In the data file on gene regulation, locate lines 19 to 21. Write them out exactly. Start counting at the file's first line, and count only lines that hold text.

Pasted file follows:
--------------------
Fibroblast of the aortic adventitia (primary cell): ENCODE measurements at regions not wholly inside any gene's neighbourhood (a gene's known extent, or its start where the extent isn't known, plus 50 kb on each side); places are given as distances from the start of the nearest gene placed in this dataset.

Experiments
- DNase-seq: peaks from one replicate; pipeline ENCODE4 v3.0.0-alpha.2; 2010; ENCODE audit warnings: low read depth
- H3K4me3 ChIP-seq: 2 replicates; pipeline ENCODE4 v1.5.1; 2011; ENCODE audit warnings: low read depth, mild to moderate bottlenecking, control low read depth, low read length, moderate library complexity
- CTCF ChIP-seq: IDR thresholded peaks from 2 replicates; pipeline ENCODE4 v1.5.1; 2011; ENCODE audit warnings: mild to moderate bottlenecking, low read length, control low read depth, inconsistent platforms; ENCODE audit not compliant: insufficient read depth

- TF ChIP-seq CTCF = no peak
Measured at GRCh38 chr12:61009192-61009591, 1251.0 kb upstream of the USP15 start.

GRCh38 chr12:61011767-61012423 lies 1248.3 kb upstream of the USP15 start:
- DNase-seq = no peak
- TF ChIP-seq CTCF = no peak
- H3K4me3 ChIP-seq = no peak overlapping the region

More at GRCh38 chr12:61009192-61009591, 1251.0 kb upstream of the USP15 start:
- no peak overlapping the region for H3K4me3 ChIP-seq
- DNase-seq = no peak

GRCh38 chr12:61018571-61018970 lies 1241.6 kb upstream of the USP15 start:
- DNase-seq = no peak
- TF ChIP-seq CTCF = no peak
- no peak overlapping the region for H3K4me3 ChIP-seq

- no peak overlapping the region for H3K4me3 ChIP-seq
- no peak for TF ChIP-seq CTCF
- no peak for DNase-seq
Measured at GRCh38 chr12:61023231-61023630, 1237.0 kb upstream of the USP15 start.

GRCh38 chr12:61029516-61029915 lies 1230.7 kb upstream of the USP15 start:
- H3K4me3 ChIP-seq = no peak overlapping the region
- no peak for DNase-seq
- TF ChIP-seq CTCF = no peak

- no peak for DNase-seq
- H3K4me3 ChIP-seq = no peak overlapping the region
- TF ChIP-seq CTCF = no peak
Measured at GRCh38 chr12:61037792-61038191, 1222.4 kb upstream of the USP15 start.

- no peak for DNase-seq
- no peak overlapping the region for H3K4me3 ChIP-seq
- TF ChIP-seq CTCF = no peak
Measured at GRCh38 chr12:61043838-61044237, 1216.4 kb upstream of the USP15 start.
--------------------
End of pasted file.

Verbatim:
- no peak overlapping the region for H3K4me3 ChIP-seq
- no peak for TF ChIP-seq CTCF
- no peak for DNase-seq